19/04/2013

Cardiff City - Promotion Or Die Trying

Promotion to the top flight of English football was the reward for Cardiff City on Tuesday evening, duly following a season that deserved it. However, it is not Cardiff City who have been promoted into the Premier League. It is not the Bluebirds who succeeded in achieving the top tier. Instead, it is Vincent Tan's 'red Cardiff dragons' who will be battling against rivals Swansea next season.

Mr Tan 
Rebranding of the proud welsh club began between May and June of last year. The first stage of rebranding entailed transforming the traditional blue home colours to red and changing the logo of the historic bluebird into a red dragon, sparking a controversial debate dividing fans who supported the change and fans who opposed it. 

The second stage, intending to change the name of the club to 'Cardiff Dragons' was revoked by Tan following fans outrage. When questioned on the importance of fan support, Tan replied: "If they don’t want to come to 
support our business, that’s fine." 

There are two problems with this comment. Firstly, referring to the football club as "our business"  is deemed offensive to fans who have offered life long support to the football club which plays a vital role in their community. Although yes, owning a football club holds similarities to owning a business and yes, Tan is right in saying it is 'their' business, it is disrespectful to the fans to appear to show no acknowledgement of them and their role in creating the 'business.'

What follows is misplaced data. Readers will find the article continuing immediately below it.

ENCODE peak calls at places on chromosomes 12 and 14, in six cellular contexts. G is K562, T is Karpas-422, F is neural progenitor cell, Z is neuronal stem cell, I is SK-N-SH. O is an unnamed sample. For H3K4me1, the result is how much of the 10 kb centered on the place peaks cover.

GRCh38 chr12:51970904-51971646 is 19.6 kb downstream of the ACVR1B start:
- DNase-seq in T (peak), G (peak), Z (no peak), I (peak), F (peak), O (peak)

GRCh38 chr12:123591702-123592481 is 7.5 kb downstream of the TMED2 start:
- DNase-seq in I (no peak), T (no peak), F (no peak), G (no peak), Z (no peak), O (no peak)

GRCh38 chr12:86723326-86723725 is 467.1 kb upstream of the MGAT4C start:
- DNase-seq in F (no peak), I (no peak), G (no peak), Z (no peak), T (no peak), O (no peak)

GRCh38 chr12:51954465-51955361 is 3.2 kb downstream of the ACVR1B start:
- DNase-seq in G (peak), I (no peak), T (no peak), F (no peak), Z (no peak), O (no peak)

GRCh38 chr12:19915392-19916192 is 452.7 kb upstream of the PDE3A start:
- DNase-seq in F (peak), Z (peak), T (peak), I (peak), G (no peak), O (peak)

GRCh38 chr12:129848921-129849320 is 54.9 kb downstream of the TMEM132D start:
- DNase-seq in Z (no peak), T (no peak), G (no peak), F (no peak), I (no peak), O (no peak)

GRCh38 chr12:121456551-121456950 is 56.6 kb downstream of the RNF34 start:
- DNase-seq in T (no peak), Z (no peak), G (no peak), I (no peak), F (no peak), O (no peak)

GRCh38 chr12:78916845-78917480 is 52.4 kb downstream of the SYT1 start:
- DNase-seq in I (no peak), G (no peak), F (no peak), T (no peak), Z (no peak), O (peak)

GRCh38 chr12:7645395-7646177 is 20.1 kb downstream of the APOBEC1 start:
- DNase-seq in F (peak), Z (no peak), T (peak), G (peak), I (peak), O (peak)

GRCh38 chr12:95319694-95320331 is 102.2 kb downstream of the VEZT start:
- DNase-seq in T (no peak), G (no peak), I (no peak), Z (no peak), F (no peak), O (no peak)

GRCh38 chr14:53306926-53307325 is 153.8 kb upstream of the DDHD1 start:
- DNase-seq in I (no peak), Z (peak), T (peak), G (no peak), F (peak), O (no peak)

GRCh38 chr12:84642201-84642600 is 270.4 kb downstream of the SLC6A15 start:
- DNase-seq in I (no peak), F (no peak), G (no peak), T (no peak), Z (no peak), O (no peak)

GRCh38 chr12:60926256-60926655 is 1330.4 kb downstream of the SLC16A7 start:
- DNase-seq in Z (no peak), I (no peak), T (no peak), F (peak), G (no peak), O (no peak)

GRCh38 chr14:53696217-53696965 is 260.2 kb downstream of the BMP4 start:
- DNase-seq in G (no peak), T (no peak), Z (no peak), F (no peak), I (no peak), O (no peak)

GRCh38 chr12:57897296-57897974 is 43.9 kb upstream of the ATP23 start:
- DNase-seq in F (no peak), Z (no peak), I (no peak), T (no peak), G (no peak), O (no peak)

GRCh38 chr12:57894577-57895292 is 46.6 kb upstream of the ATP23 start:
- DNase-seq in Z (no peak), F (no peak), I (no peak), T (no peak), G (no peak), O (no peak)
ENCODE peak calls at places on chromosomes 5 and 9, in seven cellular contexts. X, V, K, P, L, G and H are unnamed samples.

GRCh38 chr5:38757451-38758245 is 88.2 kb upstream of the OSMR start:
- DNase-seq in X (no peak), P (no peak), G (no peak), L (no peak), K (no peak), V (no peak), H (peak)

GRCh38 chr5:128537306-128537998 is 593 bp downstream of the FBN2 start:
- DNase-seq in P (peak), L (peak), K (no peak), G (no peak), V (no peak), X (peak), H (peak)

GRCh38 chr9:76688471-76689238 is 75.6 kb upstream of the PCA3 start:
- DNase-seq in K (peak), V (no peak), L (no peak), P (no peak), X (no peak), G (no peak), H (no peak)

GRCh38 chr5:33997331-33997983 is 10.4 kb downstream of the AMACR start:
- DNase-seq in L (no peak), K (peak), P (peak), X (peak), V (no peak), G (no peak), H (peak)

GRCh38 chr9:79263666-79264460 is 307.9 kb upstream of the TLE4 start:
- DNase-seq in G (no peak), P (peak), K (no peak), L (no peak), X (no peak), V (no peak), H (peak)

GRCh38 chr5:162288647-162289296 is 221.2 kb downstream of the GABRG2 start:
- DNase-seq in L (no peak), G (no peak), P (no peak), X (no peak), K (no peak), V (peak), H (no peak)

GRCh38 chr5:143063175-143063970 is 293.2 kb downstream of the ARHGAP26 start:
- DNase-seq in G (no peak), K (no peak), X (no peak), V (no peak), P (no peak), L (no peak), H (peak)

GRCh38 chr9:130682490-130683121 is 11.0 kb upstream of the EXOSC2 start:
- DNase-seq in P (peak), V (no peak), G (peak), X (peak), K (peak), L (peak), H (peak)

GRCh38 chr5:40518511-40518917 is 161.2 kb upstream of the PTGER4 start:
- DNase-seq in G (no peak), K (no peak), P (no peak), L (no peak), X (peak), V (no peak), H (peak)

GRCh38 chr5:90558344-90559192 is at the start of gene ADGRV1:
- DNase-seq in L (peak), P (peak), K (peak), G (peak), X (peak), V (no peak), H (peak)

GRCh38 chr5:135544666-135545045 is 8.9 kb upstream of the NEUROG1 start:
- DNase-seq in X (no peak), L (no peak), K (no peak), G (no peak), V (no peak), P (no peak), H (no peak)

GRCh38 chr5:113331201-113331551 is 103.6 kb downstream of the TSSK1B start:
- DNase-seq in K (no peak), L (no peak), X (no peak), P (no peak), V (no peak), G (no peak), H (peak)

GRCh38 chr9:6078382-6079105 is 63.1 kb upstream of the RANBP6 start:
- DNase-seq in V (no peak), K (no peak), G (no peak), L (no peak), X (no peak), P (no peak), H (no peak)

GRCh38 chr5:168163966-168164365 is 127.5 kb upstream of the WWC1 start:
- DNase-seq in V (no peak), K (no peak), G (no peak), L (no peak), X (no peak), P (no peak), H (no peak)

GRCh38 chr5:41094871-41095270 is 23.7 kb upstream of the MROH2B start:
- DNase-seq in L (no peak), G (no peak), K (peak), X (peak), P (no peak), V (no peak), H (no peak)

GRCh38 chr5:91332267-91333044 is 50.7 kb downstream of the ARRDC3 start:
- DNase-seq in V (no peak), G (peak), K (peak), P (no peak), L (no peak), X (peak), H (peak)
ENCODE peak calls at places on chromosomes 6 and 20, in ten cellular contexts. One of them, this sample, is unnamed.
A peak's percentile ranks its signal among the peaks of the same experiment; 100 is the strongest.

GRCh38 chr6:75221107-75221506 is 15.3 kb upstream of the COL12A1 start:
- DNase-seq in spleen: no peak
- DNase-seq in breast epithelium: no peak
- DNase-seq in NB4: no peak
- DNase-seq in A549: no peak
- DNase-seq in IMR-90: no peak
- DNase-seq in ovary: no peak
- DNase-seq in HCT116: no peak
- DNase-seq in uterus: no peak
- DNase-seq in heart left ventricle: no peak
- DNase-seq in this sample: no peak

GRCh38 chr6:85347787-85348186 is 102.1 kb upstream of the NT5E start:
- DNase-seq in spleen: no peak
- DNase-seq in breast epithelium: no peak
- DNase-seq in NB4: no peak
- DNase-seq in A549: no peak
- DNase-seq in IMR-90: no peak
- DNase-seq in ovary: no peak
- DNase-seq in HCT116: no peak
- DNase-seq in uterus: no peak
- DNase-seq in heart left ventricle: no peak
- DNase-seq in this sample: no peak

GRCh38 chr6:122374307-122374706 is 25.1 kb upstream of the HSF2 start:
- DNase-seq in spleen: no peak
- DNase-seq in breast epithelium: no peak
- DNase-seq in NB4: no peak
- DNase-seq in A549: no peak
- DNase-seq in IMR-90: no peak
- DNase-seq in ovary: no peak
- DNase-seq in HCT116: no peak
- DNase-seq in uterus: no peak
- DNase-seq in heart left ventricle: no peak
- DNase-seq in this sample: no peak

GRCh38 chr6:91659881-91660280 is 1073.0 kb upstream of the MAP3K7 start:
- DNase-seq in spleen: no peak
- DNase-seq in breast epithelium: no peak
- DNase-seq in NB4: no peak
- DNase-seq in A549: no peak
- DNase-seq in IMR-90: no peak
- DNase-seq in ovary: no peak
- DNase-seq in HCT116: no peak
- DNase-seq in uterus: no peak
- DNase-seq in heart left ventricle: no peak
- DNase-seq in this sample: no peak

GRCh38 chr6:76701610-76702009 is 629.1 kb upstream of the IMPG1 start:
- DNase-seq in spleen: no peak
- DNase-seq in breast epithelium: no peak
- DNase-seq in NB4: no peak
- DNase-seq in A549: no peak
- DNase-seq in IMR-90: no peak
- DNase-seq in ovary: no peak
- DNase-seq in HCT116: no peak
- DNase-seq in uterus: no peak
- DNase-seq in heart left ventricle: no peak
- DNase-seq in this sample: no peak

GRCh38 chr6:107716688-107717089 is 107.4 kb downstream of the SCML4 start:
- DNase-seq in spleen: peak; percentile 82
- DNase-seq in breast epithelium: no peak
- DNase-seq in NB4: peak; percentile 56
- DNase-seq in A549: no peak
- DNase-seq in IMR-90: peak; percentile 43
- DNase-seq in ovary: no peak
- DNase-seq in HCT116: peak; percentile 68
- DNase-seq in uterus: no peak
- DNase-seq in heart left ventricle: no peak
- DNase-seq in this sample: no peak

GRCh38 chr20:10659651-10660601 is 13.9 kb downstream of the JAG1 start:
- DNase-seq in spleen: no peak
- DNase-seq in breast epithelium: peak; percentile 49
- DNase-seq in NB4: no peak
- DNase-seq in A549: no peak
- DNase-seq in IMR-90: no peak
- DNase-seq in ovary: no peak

Secondly, "if they don't want to come [..] that's fine " offers a complete disregard for and totally undermines the fans opposing the colour change. Fans who have been a part of the football club far longer than the owners.

The justifications for the rebranding are effectively economic benefits being achieved through creating a "symbolic fusion with Asia." Some fans are happy with the rebranding and believe it is beneficial for the club in order to progress. Others believe the changes are detrimental to the clubs core traditions and values, and have actually pushed fans away. This is on the grounds that some fans feel it is not the same club they originally fell in love with and have supported all their life.

While fans of this opinion wish Cardiff City the best of luck in the Premiership, they will not be renewing season tickets next year, much to Tan's apparent indifference.  Swansea's example of part fan ownership appears to be a leading one, which would enable fans of Cardiff City to have a say in the rebranding process to ensure that the core traditions remain.

Despite the owners successful promotion efforts it seems there is a subtle disregard for those fans who disagree with the colour and logo changes. This is a problem that needs to be addressed if the owners are to ensure a happy relationship with the fans; the more the club is stripped of its values, the more valuable supporters the club could potentially lose.

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